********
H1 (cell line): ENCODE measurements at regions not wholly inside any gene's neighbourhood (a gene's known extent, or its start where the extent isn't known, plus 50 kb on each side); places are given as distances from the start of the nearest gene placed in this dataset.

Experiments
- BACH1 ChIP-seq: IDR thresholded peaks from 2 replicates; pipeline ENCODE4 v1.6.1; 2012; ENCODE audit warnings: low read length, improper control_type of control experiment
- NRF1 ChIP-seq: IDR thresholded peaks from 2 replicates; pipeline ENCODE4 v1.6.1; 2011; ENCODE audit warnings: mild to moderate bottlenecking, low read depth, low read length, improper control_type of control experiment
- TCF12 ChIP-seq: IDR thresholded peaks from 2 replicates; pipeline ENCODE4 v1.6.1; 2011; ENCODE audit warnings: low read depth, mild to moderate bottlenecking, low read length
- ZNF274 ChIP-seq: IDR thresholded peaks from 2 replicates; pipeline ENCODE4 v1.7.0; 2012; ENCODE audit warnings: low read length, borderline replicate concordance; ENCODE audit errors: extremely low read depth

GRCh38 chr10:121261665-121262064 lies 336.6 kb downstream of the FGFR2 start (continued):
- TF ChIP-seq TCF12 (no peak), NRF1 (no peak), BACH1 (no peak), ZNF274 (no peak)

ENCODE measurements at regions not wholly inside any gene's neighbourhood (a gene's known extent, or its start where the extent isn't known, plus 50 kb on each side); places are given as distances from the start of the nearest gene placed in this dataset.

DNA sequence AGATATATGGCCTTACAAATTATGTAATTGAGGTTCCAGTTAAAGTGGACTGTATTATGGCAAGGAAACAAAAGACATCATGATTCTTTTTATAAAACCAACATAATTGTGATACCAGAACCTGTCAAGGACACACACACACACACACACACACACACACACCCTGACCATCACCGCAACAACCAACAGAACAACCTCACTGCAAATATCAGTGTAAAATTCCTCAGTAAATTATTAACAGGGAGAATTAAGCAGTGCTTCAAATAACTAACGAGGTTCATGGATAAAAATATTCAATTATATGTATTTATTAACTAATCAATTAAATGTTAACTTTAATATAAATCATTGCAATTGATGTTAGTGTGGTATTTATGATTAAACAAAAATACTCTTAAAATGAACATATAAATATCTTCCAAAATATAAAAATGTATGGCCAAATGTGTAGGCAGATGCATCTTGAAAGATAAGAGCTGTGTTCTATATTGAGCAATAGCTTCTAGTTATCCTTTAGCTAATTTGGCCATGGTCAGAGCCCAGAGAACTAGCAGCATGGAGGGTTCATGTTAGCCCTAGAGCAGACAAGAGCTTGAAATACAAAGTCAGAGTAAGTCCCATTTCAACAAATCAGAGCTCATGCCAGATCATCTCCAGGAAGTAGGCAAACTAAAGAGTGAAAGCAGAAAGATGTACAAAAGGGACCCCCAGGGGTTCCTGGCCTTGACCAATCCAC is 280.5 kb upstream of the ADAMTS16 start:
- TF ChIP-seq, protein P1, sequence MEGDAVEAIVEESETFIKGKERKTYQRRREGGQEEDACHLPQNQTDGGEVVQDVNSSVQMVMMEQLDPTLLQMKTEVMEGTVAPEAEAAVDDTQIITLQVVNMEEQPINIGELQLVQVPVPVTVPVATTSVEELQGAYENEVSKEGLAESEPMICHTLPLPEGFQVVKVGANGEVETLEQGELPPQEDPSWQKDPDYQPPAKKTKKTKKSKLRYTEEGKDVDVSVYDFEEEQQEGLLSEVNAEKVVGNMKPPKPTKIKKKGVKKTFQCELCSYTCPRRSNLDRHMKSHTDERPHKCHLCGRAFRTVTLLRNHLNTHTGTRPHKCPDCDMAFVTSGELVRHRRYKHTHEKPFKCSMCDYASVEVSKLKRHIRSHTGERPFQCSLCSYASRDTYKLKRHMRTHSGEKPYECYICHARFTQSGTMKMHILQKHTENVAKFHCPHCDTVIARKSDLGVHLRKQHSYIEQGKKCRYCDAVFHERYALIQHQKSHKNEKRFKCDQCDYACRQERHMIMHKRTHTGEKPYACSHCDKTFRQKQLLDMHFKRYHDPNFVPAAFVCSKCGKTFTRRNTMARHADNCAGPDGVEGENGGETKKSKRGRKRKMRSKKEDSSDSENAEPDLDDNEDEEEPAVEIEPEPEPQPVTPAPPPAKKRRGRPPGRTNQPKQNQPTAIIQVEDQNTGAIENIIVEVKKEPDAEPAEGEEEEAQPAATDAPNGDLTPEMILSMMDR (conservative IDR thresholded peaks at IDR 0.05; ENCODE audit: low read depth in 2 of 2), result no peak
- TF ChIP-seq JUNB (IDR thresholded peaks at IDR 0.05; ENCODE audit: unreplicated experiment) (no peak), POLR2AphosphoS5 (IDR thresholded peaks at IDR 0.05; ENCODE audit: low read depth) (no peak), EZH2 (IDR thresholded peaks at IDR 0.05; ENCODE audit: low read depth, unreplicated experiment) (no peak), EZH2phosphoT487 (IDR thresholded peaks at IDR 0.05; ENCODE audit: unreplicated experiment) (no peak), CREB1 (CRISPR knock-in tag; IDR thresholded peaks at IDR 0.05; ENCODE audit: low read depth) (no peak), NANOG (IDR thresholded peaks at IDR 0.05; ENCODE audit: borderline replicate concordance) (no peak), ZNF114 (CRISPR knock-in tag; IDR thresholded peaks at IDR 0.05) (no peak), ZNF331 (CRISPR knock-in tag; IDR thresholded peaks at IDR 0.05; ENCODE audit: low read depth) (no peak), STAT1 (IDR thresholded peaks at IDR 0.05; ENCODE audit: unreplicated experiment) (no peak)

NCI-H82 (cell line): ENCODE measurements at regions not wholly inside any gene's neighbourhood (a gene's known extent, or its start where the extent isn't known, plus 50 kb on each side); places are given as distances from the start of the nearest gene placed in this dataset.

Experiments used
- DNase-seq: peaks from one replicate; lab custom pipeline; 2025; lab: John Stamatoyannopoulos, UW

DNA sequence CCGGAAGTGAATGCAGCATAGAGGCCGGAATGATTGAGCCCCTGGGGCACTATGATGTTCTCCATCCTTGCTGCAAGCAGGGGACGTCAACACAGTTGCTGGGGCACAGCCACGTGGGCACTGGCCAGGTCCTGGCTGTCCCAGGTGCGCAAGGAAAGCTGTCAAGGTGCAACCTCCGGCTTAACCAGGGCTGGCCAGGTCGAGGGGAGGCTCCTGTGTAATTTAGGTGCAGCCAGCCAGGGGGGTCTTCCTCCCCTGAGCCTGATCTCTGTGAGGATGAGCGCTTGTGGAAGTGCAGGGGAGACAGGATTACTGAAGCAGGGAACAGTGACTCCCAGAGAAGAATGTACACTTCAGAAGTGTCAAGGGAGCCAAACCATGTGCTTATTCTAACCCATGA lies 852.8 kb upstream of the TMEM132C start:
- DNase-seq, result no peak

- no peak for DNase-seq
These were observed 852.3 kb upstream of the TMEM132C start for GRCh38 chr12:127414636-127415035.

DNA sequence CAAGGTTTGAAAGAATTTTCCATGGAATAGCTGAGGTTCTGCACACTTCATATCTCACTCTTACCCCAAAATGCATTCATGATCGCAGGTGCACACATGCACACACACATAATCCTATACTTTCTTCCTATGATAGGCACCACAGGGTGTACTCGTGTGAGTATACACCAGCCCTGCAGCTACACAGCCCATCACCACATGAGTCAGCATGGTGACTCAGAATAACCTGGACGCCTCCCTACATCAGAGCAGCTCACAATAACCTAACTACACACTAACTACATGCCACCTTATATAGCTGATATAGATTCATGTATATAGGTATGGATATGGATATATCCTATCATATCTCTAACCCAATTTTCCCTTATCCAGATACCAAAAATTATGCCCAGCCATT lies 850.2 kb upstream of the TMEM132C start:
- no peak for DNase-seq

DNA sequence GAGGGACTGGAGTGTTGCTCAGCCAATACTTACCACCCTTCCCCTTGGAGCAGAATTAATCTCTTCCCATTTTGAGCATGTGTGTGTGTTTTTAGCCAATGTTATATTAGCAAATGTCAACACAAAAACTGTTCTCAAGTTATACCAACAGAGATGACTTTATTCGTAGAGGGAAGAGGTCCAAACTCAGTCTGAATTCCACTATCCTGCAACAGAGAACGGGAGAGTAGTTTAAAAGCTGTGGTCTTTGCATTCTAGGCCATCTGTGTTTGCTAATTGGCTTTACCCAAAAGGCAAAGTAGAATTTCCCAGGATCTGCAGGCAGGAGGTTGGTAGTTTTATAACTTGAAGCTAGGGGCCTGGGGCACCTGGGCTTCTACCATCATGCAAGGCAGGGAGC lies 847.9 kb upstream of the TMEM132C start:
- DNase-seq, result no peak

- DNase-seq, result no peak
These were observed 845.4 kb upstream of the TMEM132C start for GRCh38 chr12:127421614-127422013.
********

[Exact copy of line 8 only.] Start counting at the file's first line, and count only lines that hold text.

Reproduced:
- TF ChIP-seq TCF12 (no peak), NRF1 (no peak), BACH1 (no peak), ZNF274 (no peak)